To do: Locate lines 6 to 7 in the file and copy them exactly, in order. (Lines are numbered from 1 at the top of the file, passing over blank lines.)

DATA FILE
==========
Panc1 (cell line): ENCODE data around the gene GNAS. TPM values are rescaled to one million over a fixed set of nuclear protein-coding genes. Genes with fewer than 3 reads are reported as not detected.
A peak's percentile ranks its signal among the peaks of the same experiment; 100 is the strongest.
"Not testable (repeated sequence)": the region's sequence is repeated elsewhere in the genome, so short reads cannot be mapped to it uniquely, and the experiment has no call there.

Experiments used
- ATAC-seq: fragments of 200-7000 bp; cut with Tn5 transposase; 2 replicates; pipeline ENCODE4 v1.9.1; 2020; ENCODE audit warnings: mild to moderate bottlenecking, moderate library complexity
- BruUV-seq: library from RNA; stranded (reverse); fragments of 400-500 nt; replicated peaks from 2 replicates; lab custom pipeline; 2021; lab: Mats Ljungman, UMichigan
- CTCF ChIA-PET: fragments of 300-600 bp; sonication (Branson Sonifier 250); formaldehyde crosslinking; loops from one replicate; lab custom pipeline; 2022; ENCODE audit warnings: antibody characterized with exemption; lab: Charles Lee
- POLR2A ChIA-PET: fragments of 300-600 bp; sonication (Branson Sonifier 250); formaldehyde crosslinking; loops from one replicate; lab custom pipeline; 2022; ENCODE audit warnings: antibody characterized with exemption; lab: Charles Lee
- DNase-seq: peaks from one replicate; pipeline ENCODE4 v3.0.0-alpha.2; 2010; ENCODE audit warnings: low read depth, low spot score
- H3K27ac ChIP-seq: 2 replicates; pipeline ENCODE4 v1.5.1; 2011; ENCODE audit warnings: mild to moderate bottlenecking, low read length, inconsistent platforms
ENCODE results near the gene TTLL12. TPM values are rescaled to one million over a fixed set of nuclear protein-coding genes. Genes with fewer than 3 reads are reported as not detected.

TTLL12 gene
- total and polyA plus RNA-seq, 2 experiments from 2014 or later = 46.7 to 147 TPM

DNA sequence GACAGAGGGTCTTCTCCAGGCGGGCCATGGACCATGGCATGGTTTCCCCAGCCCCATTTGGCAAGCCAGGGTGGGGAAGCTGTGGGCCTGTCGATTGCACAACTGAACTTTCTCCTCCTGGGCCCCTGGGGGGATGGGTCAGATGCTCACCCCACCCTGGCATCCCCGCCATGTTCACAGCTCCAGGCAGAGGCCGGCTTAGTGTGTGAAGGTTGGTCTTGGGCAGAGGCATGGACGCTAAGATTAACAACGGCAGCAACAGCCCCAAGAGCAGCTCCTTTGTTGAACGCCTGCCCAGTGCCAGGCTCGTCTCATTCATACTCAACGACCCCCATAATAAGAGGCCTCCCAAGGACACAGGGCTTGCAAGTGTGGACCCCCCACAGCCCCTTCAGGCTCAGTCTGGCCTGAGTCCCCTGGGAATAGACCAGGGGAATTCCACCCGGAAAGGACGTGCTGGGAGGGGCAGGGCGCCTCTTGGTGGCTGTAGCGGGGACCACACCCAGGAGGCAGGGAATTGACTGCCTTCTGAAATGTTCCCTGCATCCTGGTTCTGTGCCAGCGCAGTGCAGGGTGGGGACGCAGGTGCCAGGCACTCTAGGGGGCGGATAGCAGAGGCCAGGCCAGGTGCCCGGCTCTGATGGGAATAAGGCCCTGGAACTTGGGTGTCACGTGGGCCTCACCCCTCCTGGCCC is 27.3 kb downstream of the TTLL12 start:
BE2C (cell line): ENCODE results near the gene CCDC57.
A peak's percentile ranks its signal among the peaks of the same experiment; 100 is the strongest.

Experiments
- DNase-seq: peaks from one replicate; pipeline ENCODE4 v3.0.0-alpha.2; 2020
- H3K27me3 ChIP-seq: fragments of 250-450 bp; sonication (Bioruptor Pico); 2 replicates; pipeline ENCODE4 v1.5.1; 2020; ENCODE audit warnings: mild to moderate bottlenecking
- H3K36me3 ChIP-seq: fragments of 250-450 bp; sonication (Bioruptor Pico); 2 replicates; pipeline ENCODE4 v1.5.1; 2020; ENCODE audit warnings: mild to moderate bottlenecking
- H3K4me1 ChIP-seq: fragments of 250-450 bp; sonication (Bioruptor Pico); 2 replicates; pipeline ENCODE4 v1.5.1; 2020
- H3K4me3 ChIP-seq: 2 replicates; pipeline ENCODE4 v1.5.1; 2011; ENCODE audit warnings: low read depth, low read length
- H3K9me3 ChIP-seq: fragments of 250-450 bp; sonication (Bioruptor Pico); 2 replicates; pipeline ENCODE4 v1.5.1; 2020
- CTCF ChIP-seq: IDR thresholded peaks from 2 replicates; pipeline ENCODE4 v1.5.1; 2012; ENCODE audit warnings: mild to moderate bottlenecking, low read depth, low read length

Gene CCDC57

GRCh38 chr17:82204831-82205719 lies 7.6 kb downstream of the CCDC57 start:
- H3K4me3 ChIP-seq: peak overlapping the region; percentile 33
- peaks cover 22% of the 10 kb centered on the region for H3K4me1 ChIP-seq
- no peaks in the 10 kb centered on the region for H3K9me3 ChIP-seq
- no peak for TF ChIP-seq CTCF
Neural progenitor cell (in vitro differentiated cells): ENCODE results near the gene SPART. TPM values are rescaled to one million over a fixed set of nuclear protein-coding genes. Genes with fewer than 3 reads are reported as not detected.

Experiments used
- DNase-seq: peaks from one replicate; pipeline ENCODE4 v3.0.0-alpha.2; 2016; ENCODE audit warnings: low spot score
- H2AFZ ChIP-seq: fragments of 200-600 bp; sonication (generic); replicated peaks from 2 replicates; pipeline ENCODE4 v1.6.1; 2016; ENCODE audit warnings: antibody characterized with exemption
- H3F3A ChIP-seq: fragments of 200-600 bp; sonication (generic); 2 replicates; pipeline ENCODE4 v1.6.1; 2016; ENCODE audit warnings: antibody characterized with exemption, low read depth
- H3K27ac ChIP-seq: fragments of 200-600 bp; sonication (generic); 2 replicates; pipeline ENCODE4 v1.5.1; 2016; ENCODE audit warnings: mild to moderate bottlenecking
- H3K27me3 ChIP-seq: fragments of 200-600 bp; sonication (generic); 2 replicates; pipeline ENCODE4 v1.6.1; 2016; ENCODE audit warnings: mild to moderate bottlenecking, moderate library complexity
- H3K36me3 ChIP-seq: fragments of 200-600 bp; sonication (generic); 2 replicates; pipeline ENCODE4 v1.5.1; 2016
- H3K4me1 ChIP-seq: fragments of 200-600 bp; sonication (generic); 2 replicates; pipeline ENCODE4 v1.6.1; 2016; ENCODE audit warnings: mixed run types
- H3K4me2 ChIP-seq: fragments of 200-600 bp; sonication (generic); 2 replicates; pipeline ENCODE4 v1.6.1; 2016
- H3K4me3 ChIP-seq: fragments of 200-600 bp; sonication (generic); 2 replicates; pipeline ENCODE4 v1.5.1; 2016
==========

- BruUV-seq: library from RNA; stranded (reverse); fragments of 400-500 nt; replicated peaks from 2 replicates; lab custom pipeline; 2021; lab: Mats Ljungman, UMichigan
- CTCF ChIA-PET: fragments of 300-600 bp; sonication (Branson Sonifier 250); formaldehyde crosslinking; loops from one replicate; lab custom pipeline; 2022; ENCODE audit warnings: antibody characterized with exemption; lab: Charles Lee